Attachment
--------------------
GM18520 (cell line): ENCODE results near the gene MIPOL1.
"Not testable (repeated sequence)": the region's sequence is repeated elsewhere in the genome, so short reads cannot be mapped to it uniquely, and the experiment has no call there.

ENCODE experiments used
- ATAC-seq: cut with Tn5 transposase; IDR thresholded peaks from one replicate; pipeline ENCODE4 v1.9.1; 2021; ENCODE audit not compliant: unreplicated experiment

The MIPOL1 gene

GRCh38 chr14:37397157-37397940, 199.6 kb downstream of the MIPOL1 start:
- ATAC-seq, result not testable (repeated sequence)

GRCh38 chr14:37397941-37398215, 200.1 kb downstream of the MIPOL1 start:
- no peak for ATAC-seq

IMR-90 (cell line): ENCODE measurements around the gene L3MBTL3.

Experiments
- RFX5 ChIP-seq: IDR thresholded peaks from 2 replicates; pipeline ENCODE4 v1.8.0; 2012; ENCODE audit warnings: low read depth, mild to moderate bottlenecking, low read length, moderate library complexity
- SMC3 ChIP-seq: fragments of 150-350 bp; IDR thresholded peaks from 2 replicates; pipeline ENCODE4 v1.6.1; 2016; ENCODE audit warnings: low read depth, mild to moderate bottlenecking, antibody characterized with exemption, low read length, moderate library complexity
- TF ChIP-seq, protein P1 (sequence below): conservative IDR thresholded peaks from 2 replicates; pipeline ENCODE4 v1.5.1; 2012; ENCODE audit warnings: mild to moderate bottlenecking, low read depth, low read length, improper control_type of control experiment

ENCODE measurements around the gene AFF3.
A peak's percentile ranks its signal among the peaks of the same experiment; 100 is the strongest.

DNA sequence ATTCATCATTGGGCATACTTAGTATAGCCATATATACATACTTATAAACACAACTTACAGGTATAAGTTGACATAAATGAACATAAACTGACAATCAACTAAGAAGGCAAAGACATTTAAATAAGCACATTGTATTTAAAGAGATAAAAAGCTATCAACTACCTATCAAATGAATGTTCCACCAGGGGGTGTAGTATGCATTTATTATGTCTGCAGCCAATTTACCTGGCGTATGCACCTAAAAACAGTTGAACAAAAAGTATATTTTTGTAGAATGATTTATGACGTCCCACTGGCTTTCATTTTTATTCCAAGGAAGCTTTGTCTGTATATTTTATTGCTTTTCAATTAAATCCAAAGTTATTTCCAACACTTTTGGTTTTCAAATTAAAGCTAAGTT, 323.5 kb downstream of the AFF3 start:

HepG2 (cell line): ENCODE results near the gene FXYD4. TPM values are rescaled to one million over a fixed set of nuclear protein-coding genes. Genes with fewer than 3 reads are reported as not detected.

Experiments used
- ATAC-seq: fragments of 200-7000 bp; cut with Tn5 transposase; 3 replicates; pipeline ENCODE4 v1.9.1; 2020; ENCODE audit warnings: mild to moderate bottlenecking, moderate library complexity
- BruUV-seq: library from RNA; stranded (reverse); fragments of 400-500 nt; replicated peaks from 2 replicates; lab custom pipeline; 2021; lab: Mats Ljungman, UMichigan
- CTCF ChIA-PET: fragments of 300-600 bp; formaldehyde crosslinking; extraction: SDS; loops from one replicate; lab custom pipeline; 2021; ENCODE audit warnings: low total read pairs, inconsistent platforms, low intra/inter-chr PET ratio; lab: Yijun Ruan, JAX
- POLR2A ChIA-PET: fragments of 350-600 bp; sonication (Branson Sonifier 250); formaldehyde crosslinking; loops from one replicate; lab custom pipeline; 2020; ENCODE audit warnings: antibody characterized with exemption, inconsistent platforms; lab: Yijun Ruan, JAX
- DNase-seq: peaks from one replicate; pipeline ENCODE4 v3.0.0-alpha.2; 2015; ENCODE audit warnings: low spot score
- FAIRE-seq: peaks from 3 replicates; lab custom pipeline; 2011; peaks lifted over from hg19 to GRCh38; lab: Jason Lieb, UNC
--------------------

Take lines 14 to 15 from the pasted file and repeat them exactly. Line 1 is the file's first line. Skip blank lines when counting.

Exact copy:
- TF ChIP-seq, protein P1 (sequence below): conservative IDR thresholded peaks from 2 replicates; pipeline ENCODE4 v1.5.1; 2012; ENCODE audit warnings: mild to moderate bottlenecking, low read depth, low read length, improper control_type of control experiment

ENCODE measurements around the gene AFF3.